Railroad during year ending November SOth^ 1881. 



DESCRIPTION. 



Anthracite coal 

Bituminous coal 

Petroleum and other oils. 

Pig iron 

Railroad iron 



Other iron or castings. 



Iron ore 

Other ores 

Stone and lime , 

Agricultural products 

Merchandise and manufacturt'S.... 

Live stock 

Lumber 

Other articles, and express goods. 



Total paying freight. 



Ton* of 
2000 lb0. 



8,048,604 
870,288 
422,200 
542,069 
282,054 
462,921 
912,871 

10,051 

042,631 

1,107,862 

528,048 

66,430 

451,857 

•456,824 

14,384,710 



Company's Materials. 

Merchandise 840,417 

Anthracite coal GIG, 2751 



Bituminous coal. 



5,032' 



Total 



1,471,324 
15,850,034 



4i 



49 

"" i2a'a"SS S iS~2 M"SS 3 S 3~,3S S"Ei!|Sj| 

jl 1 I l_l -,- _._.-l-"*'.- -ill 1 I I I-, 






*.|J»1[|U6 



" "-unSuiilim I 

■5i4»lHlft»n,pil.»^i>c.a. ! 



I 



Hb« = ■l«linH_;iii.:;'*'";:ii-"'i*''ii-:!::li|» 

&< « S. 5 ^niH-^q^luHilnoo : ;| :, !■ : ■ :i !■ ■ il i- ■ i V- : ! = S.2 2:=S 

5'i I " ;-p«ipMsatKi.MU^a ' " -1""",= i 2 j " = i"= " L F ir :' ;' ir! | 



I jD|f L Mdnqq utlfoig 






i;§iiii§i!ists;gisi| 



60 



REPORT OF SUPERINTENDENT OF CANALS. 

Schuylkill Haven, December 30th, 1881. 

J. E. WooTTEN, Esq., 

General Manager. 
Dear Sir, — The following report of the business of the 
Transportation Department — Canals, for the year ending 30th 
November, 1881, is respectfully submitted. 

The ScnuYLKiix Canal 

was ojiened for business on the 14th of March. Shipments of 
coal commenced on the 21st of same month, and ceased on the 
17th of December, 1881, with the following results: — 



Year. 



TONNAGE, 



Coal Tonna(;e. 
(224U Ibfl.) 



18W : 524,988 10 

1881 000.447 00 



Merchandise 
Tonnage. 
(•->240 ILb.) 



105,427 13 
08,791 10 



Total Tonnage. 
(2240 lbs.) 



030,416 09 
000,238 10 









RECKirTS. 








Yoar. 


Coal. 
§5475,000 38 


M 


tTchaiuli^c. 


Mi 


scclluiicoufl. 
,?45,752 40 


Total. 


1 8.H0 


852,284 23 


.S573,133 07 


1881 


485,251 52 




52,5S7 21 

EXPEXSES. 




45,888 25 ; 


5,s.3,727 01 



Year. 



Total. 



Av«*r.i>:«' rt>'«t ptrton. 



18S0 i?100,052 32 24 cents. 

1881 171,873 00 22 " 



The foiv^oin^ statements show a gain in 

CJross tonna^ro of G8,822?>|] tons, or 10 j^,, ])er cent.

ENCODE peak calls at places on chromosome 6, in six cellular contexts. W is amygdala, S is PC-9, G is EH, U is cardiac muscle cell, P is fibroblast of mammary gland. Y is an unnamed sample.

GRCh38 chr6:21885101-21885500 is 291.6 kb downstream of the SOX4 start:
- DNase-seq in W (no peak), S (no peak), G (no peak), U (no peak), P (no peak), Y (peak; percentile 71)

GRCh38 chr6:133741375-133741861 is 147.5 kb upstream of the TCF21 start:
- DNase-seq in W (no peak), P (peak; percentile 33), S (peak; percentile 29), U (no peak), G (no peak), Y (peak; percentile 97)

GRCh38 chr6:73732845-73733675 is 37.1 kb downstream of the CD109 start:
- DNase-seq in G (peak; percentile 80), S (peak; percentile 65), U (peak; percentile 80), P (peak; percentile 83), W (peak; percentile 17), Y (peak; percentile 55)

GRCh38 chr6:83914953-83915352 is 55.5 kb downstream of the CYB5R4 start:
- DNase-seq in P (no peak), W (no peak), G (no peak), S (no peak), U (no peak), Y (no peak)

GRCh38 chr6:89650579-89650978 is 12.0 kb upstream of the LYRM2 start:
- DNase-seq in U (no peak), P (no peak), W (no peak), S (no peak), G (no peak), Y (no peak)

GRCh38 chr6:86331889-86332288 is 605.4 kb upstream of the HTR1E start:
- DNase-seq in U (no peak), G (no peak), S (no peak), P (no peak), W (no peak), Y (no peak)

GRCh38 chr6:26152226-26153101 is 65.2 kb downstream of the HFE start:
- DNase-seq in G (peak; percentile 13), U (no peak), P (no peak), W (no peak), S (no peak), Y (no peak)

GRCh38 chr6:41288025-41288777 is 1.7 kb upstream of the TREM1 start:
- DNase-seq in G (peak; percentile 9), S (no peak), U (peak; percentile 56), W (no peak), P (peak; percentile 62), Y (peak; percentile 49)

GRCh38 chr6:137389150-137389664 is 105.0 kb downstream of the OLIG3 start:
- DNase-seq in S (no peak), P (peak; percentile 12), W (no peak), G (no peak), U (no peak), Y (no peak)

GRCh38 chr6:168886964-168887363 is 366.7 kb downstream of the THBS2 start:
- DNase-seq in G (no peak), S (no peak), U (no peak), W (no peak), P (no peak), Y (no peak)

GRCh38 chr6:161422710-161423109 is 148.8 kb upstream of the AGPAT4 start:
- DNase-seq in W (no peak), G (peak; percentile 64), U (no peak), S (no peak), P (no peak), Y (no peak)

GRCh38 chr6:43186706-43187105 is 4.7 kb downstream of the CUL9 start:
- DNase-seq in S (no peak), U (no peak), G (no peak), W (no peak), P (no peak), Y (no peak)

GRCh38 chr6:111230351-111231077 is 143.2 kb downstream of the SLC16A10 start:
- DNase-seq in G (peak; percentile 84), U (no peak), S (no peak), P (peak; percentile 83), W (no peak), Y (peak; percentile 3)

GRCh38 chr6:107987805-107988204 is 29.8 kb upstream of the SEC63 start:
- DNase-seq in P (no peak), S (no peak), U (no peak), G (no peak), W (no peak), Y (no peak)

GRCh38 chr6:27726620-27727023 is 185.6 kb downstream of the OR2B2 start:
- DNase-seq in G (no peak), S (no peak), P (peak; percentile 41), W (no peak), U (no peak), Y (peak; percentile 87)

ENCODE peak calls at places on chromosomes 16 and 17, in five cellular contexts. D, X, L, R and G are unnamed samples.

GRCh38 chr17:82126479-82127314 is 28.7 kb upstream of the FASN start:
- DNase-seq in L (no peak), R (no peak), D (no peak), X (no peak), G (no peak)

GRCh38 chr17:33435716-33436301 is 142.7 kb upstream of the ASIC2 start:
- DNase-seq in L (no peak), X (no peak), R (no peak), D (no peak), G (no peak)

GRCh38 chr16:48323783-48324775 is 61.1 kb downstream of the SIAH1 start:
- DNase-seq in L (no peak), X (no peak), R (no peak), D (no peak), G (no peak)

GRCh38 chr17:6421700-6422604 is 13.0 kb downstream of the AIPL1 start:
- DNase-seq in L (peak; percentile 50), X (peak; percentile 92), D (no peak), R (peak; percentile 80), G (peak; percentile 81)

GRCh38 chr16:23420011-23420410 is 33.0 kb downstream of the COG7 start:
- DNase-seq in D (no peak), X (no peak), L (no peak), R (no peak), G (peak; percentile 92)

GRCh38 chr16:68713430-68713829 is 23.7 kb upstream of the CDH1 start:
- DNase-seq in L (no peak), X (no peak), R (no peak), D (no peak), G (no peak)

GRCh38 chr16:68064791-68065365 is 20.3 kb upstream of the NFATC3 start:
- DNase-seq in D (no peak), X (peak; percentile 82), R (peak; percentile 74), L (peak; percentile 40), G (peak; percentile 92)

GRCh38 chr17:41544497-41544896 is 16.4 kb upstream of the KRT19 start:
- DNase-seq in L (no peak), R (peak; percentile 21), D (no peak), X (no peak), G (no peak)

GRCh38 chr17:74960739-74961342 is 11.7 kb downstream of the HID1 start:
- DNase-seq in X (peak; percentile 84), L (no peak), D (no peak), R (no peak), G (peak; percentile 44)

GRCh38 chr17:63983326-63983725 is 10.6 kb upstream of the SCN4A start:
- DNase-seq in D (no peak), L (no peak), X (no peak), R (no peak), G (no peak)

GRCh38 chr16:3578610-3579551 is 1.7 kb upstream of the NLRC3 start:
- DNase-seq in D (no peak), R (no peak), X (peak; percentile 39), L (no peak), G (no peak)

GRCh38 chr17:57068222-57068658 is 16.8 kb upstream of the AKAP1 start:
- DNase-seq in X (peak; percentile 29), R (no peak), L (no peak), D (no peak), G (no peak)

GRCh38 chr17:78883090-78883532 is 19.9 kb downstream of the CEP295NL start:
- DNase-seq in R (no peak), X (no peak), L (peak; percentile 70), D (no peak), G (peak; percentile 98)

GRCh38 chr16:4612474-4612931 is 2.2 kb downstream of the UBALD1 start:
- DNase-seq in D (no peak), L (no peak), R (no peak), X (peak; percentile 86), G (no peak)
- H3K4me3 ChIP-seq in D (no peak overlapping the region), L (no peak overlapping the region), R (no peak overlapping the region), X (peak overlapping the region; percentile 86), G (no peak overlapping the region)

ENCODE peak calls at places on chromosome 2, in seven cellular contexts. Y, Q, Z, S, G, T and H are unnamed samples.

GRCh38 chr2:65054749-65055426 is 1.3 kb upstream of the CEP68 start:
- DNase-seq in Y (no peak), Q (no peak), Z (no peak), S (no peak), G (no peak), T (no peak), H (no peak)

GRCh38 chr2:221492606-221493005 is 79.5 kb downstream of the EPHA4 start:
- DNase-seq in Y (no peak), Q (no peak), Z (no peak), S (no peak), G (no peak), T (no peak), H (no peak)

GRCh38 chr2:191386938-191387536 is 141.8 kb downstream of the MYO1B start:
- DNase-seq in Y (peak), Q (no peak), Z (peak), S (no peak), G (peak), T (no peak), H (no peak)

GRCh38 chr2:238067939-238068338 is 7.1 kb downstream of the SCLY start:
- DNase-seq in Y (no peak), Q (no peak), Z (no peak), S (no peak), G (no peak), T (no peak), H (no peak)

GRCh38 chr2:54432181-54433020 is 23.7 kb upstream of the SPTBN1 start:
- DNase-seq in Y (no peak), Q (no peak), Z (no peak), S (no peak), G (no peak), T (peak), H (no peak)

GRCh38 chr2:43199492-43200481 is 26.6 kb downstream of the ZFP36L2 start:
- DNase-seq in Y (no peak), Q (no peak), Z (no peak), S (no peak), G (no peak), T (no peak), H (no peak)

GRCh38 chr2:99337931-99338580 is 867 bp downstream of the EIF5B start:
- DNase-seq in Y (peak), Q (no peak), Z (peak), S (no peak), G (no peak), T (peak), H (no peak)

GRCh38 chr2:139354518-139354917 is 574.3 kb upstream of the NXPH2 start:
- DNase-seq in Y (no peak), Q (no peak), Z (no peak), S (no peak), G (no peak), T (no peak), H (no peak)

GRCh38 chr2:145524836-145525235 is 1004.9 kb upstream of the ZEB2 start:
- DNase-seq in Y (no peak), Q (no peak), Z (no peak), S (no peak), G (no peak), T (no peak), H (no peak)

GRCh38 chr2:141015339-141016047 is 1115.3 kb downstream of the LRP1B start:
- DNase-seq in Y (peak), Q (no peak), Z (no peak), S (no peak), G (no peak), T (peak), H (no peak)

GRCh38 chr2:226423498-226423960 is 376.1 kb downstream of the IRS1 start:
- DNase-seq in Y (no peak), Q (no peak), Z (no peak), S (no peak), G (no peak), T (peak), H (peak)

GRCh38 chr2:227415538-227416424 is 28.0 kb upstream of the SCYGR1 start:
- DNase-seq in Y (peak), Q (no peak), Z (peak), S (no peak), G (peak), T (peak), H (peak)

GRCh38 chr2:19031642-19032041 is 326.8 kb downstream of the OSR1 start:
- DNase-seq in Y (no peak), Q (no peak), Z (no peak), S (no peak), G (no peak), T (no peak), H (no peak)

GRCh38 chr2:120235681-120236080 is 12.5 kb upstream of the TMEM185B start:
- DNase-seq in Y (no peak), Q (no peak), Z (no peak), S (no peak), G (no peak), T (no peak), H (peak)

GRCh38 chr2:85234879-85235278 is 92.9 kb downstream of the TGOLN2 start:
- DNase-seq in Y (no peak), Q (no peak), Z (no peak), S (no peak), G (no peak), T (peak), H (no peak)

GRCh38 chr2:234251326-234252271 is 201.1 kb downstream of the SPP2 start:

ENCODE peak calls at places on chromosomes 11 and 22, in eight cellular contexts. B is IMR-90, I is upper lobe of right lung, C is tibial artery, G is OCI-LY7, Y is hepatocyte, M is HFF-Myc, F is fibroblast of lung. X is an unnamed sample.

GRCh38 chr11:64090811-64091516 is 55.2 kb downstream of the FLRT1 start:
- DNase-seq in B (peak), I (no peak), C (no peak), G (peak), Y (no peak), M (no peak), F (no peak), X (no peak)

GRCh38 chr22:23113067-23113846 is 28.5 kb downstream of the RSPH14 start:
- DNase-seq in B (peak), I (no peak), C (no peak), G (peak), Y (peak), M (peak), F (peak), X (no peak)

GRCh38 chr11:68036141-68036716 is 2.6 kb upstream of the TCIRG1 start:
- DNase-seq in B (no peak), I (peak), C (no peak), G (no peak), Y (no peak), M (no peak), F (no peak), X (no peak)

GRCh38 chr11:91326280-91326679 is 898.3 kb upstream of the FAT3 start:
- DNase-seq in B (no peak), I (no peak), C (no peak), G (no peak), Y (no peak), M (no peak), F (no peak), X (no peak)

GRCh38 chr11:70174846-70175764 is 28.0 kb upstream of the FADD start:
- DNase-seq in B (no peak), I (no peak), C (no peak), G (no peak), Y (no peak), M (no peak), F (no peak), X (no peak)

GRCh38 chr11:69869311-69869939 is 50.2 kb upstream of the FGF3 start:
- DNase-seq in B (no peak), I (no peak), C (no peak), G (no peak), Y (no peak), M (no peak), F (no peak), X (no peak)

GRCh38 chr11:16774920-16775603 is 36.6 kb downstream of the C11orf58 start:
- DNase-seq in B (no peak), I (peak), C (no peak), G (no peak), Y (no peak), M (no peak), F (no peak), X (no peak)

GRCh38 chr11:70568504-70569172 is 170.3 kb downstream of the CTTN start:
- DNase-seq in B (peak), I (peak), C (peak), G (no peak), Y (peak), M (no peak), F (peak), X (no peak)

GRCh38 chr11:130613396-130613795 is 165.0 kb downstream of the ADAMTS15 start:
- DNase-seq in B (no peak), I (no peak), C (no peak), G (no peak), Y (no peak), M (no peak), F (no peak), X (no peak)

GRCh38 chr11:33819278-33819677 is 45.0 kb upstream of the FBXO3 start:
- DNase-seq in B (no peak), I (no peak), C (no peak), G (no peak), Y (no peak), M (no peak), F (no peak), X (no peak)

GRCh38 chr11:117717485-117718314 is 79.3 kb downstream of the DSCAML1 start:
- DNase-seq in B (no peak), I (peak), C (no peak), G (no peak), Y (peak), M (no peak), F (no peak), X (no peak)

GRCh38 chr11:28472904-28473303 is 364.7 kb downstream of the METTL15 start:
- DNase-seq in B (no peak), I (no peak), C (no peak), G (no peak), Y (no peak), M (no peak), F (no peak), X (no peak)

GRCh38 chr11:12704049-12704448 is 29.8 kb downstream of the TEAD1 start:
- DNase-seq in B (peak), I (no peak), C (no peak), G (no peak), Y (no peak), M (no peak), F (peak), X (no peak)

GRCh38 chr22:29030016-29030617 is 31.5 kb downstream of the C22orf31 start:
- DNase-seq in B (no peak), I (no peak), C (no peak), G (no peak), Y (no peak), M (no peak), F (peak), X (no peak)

(Jross receipts, a gain of fS10,'")l).').04, or 1 ^^^- per cent. 
Kxpcnses, an increase of §1,921.28, or 1 j\y per cent. 



51 



The cost of maintaining and operating this canal per gross ton 
has been 29^*^ per cent, of gross receipts. 

The drought commencing in June and continuing until late in 
November had the effect of reducing the tonnage and earnings of 
each boat, and increased the wear and tear of all the boats, neces- 
sitating repairs every trip. Boats were detained at nearly all 
points of this canal during the drought. 

The following statement shows the number, class, clearances, 
coal tonnage, and percentage entitled to and received by each class 
of boats plying upon the Schuylkill Canal during the season of 
1881: 



CLASS. 



: Average 
: Tons 
in Cargo. 



1 ! I 

;Nuinl)«r I 

of ! Percentage. 

Boato. I 



Number i 

of 'Percentage, 
i Clearancee. 



Company 176 

Leaded and free.. 1C6 



Total. 



284 

189 



473 



GO 
4U 



100 



2026 
1461 



3487 



/)8 
42 



100 



a>ai 

Tonnage. 



368,289 10 
242,167 10 



600,447 00 



Percentage. 



59 
41 



100 



The Susquehanna and Tide-water Canals 

Were opened for navigation on the 11th day of April, on 
which day clearances were issued from the offices at Havre de 
Grace and Wrightsville. 

The lock-keepers were dispensed w^ith on the 15th of December, 
except the lock at Shure's Landing, which was kept open to 
accommodate a Flint industry at Conewingo for a few days 
longer. 

Tlie Canal was closed on 24th of December at Wrightsville, 
which wjis the date of closing Pennsylvania Canal at Columbia. 

The result of the year's business is shown in the following 
statements: 

TONNAGE. 



Year, 



Coal Tonnage. 
(224^) Ibrt.) 



1880. 
1881. 



246,010 10 1 
201,808 00 j 



Mercliundii^p Tonnage. 
(2(KK) \\m.) 



80,753 00 
80,(>32 00 



Total T«»nnngo, 
(-J(N)<) Ibd.) 



302,294 17 
340,250 19 



Decrease 14,211 10; Decrease. 121 00 Decrease. 10,037 18 



62 







KECEIPT8. 






Year. 


Goal. 


Merchandise. 


MIscellaneoas. 


TotaL 


1880 


$34,916 78